As National Children’s Dental Health Month comes to a close, The Daily sat down with School of Dental Medicine Assistant Professor Margaret Ferretti to brush up on the importance of pediatric dental health—and to learn about some common misconceptions. A professor in the Pediatric Dentistry Department, Ferretti notes how proper pediatric dental care, or lack thereof, can impact the overall well-being of a child.
Read on to learn what Ferretti thinks are the top five things you should know about pediatric dental and oral health.
1. Tooth decay is one of the most common chronic diseases of childhood in the United States.
Tooth decay, like a dental cavity, is five times more common than asthma in U.S. children. Untreated cavities in children lead to more issues beyond their oral health.
Children who have poor oral health often miss more school and receive lower grades than children who do not. It can lead to pain and infections which create problems with eating, speaking, playing and learning.
2. Childhood tooth decay is preventable.
Some preventative measures include fluoride varnish that can help reduce the risk of decay in primary teeth by 33%. Dental sealants can also help prevent cavities with up to an 80% reduced risk.
Brushing with fluoride toothpaste twice a day helps to reduce the risk of tooth decay in children, and the amount of fluoride varies with age. For ages 0-36 months a smear or the size of a grain of rice should be applied two times a day and the excess wiped off afterwards with an age-appropriate sized toothbrush. For ages 3-6 the size of a pea should be applied two times a day and the child should be encouraged to spit out the excess.
3. Baby teeth are important.
A common misconception of pediatric dentistry is that baby teeth fall out eventually so it isn’t necessary to care for them the same way we do adult teeth.
In order to prevent dental problems, the American Academy of Pediatric Dentistry and American Academy of Pediatrics recommends children should see a dentist when the first tooth appears, or no later than their first birthday. Primary teeth play a critical role in not only helping children chew, which is necessary for good nutrition, but also play a significant role in speech development, and save space for permanent teeth to erupt properly.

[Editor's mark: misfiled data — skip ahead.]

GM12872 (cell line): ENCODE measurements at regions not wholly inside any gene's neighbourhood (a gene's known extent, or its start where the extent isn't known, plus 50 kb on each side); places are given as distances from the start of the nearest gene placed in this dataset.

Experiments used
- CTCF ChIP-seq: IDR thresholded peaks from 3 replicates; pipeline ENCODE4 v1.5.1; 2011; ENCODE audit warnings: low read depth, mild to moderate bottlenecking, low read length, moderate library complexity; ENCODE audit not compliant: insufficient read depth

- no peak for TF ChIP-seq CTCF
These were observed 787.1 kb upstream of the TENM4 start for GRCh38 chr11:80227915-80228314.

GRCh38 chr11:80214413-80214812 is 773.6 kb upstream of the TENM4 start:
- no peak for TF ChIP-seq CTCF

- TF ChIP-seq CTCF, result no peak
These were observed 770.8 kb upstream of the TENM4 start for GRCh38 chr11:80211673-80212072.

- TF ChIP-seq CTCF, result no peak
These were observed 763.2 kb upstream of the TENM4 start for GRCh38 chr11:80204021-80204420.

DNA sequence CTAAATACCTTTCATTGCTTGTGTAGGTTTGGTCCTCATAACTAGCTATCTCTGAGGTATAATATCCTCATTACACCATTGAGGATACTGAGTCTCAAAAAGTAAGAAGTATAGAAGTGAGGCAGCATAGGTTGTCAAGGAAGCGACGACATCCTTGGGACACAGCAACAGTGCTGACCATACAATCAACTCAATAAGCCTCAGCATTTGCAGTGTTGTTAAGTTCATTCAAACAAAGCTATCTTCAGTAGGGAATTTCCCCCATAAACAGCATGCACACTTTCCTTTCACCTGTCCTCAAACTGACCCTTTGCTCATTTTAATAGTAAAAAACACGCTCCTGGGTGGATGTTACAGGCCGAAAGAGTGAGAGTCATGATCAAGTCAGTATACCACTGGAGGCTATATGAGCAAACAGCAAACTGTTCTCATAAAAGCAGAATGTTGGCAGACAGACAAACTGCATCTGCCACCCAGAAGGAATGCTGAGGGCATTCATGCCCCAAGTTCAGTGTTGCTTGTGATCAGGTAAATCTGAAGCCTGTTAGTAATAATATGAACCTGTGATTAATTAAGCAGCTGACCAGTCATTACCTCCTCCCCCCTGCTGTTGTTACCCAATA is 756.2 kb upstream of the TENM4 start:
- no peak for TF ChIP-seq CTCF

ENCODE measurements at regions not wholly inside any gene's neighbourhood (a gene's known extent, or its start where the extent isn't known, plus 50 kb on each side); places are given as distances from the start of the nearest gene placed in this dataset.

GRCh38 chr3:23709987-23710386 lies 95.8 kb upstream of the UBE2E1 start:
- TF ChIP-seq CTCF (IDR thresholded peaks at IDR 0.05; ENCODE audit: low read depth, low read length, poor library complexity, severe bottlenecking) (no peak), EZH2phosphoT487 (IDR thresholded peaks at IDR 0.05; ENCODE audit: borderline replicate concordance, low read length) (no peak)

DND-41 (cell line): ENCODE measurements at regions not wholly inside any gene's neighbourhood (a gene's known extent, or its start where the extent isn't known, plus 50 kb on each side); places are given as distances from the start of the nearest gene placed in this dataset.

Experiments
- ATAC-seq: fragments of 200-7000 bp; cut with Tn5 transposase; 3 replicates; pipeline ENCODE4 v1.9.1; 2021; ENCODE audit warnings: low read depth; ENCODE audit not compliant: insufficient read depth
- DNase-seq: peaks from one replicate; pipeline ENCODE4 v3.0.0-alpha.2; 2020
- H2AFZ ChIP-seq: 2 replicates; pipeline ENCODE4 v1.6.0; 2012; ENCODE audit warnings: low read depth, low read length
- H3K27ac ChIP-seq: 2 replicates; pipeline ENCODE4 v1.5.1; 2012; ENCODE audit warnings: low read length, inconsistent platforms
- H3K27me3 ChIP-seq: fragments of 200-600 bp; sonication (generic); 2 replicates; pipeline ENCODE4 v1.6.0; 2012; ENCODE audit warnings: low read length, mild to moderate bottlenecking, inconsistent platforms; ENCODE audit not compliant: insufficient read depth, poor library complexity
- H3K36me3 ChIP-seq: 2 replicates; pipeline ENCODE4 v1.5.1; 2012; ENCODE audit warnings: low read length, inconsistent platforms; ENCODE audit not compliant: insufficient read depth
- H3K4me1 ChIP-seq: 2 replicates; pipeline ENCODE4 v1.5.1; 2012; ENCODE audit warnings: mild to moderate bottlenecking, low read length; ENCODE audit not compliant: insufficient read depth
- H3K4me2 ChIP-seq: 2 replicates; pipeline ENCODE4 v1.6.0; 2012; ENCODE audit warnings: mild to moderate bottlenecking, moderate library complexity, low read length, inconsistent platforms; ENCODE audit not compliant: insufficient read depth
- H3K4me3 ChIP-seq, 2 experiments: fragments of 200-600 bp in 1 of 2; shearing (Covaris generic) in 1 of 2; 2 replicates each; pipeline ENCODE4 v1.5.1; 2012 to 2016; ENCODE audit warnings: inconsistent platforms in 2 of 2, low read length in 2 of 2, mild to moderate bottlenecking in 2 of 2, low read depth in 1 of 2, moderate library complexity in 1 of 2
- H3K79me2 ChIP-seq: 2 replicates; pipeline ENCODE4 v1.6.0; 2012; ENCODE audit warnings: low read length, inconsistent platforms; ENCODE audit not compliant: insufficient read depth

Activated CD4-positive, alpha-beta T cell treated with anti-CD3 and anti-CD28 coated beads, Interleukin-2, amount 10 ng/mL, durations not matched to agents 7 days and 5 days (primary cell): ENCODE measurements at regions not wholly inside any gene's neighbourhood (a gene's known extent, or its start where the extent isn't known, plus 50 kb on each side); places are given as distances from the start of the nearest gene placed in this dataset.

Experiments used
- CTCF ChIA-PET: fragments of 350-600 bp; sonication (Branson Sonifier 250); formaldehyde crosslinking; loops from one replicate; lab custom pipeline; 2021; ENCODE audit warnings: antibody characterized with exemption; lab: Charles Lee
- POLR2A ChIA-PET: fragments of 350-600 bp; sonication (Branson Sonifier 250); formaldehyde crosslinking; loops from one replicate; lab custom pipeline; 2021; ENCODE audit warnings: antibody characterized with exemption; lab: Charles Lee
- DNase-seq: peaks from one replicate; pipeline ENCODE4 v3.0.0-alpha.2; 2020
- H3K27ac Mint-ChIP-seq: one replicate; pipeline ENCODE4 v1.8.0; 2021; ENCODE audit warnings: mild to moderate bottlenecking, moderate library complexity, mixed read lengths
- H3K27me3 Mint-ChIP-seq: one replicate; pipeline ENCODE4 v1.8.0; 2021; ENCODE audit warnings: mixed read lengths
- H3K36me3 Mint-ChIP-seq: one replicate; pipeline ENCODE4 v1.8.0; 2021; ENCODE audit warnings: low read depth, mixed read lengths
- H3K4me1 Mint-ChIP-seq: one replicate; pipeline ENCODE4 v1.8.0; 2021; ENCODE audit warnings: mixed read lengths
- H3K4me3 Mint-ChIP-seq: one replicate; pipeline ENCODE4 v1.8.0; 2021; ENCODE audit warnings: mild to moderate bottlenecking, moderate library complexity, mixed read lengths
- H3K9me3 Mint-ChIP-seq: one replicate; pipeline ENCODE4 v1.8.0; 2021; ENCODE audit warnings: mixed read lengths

4. Healthy habits start early.
One of the most important aspects of pediatric dentistry is helping a child to develop good oral health care habits. Early care and preventive measures that are implemented when children are young are more likely to make an impact throughout the life of a child.
Establishing those early oral health care habits is both good for childhood dental hygiene as well as life-long habits into adulthood.
5. Pediatric dentistry promotes the overall health and well-being of a child.
Dentists play a crucial role in the development of a child’s healthy body and mind. Children should be able to smile without feeling self-conscious. Malaligned teeth and pain from dental disease can have a major impact on a child’s social and psychological development. It is not uncommon for children with dental issues to fall victim to bullying, and if children are embarrassed to smile in front of their peers, they may be reluctant to participate in social activities.
Inspired to make a dentist appointment for your child? Check out the Pediatric Dental Clinic at Case Western Reserve University School of Dental Medicine.
This content was originally published here.